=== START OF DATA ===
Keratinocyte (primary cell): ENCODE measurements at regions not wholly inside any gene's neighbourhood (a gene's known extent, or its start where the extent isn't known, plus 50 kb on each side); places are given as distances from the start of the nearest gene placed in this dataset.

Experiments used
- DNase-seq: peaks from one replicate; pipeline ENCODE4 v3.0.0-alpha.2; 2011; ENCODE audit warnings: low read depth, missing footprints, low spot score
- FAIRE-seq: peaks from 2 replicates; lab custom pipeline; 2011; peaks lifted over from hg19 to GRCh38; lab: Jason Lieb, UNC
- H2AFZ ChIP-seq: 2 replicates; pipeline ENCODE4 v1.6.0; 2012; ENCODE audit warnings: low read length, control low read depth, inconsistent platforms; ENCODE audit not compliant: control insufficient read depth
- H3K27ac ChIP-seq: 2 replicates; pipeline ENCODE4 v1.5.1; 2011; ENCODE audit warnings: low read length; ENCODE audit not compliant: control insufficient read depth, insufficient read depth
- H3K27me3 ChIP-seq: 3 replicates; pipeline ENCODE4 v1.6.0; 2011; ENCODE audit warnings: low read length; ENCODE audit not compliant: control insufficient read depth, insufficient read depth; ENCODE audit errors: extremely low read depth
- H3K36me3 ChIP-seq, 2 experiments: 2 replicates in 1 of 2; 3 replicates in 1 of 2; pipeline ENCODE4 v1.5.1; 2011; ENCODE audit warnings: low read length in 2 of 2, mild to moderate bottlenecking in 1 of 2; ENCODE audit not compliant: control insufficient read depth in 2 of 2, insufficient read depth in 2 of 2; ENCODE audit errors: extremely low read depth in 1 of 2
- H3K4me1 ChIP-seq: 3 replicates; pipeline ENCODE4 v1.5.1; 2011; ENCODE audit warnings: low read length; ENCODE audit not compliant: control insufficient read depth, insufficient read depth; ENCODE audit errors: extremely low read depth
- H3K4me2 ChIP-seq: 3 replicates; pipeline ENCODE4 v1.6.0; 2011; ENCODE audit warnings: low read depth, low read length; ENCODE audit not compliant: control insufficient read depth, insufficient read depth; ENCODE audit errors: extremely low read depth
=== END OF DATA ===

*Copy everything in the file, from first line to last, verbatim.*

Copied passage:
Keratinocyte (primary cell): ENCODE measurements at regions not wholly inside any gene's neighbourhood (a gene's known extent, or its start where the extent isn't known, plus 50 kb on each side); places are given as distances from the start of the nearest gene placed in this dataset.

Experiments used
- DNase-seq: peaks from one replicate; pipeline ENCODE4 v3.0.0-alpha.2; 2011; ENCODE audit warnings: low read depth, missing footprints, low spot score
- FAIRE-seq: peaks from 2 replicates; lab custom pipeline; 2011; peaks lifted over from hg19 to GRCh38; lab: Jason Lieb, UNC
- H2AFZ ChIP-seq: 2 replicates; pipeline ENCODE4 v1.6.0; 2012; ENCODE audit warnings: low read length, control low read depth, inconsistent platforms; ENCODE audit not compliant: control insufficient read depth
- H3K27ac ChIP-seq: 2 replicates; pipeline ENCODE4 v1.5.1; 2011; ENCODE audit warnings: low read length; ENCODE audit not compliant: control insufficient read depth, insufficient read depth
- H3K27me3 ChIP-seq: 3 replicates; pipeline ENCODE4 v1.6.0; 2011; ENCODE audit warnings: low read length; ENCODE audit not compliant: control insufficient read depth, insufficient read depth; ENCODE audit errors: extremely low read depth
- H3K36me3 ChIP-seq, 2 experiments: 2 replicates in 1 of 2; 3 replicates in 1 of 2; pipeline ENCODE4 v1.5.1; 2011; ENCODE audit warnings: low read length in 2 of 2, mild to moderate bottlenecking in 1 of 2; ENCODE audit not compliant: control insufficient read depth in 2 of 2, insufficient read depth in 2 of 2; ENCODE audit errors: extremely low read depth in 1 of 2
- H3K4me1 ChIP-seq: 3 replicates; pipeline ENCODE4 v1.5.1; 2011; ENCODE audit warnings: low read length; ENCODE audit not compliant: control insufficient read depth, insufficient read depth; ENCODE audit errors: extremely low read depth
- H3K4me2 ChIP-seq: 3 replicates; pipeline ENCODE4 v1.6.0; 2011; ENCODE audit warnings: low read depth, low read length; ENCODE audit not compliant: control insufficient read depth, insufficient read depth; ENCODE audit errors: extremely low read depth